Elissa Nadworny

Enrollment at U.S. community colleges has dropped nearly 8% this fall, newly released figures show, part of an overall decline in undergraduate enrollment as students face a global pandemic and the worst economic recession in decades.

Often, enrollment in higher education spikes in times of high unemployment and recession as students seek additional job skills and postpone entering the workforce. But the pandemic has overturned those traditional calculations, according to preliminary data from the National Student Clearinghouse Research Center, which tracks college enrollment.

Monday, Sept. 21, was supposed to mark the start of in-person classes for New York City's 1.1 million public school students. It was the only big-city district planning to start the school year in person. But with just four days to go, Mayor Bill de Blasio (D) announced that only the youngest students, in 3-K and Pre-K, and those with significant special needs, would be coming back on Sept. 21. The rest of the students will phase in by grade level between through Oct. 1.

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A university that many researchers have touted as a potential model for reopening campuses to in-person classes is hitting some bumps in the road. The University of Illinois at Urbana-Champaign had implemented a mass coronavirus testing program for staff and students in an effort to keep virus spread on campus under control.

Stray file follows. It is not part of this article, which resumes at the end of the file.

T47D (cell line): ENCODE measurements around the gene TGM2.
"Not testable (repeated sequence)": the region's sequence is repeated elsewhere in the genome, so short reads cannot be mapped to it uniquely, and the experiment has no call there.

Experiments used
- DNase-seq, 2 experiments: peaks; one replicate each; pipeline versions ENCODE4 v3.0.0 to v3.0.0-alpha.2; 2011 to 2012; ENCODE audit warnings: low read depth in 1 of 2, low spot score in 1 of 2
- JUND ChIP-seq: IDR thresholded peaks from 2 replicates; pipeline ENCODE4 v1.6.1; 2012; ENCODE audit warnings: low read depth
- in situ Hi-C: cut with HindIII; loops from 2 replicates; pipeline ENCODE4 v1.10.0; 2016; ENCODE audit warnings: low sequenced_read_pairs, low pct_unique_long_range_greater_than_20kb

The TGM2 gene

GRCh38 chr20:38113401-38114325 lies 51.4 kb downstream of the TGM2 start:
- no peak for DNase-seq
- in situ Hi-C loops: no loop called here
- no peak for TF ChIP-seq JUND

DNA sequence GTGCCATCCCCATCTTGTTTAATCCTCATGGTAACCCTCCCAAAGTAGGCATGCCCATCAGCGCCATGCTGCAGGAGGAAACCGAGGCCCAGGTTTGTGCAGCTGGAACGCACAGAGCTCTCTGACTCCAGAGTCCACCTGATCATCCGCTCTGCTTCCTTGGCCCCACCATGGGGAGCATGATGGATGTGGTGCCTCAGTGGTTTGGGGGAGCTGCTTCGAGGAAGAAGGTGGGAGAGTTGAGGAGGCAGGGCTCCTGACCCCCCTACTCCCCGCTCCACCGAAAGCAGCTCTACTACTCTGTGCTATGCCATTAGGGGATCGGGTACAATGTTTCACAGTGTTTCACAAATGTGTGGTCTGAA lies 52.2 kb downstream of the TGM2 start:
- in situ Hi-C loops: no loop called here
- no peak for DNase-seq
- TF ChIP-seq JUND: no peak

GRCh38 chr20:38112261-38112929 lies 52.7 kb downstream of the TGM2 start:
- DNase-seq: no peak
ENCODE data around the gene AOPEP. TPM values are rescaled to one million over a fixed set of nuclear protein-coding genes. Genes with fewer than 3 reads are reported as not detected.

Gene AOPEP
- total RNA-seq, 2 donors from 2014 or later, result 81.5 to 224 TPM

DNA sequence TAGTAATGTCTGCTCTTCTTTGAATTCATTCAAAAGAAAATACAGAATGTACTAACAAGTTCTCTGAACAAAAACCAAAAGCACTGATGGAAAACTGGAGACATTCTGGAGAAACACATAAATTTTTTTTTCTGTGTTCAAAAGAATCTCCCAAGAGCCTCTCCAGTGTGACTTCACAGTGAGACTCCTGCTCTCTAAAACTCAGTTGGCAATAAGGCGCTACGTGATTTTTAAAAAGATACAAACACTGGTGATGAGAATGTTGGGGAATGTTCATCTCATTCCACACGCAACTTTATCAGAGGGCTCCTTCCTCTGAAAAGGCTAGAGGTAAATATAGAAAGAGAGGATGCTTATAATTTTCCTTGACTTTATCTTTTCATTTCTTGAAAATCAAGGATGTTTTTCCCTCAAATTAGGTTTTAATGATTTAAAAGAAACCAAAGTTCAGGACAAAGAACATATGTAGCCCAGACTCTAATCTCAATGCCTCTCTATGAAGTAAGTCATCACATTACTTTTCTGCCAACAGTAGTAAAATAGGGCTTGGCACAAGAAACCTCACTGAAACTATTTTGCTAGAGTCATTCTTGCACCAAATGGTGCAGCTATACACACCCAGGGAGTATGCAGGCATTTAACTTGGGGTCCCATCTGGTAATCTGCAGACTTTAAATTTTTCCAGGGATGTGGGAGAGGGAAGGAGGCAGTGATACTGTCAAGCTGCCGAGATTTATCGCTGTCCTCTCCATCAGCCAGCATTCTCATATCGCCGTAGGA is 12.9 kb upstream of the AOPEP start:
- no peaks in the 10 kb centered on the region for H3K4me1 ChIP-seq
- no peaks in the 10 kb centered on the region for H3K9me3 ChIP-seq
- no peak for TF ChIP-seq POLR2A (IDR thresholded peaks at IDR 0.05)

As the fall semester gets underway, college students are reuniting with their friends, getting (re)acquainted with campus and doing what college students often do: partying. But in the time of the coronavirus, as more parties surface university administrators have been quick to condemn — and even berate — the behavior of students.

"Be better. Be adults. Think of someone other than yourself," pleaded a letter to students at Syracuse University following a large gathering on campus.

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On the morning of Friday, Aug. 14, The Daily Tar Heel newsroom got a tip: The University of North Carolina at Chapel Hill was about to announce clusters of positive coronavirus cases in student housing, after only a week of in-person classes. The student-led independent newspaper broke the news before the university sent its campus-wide alert.

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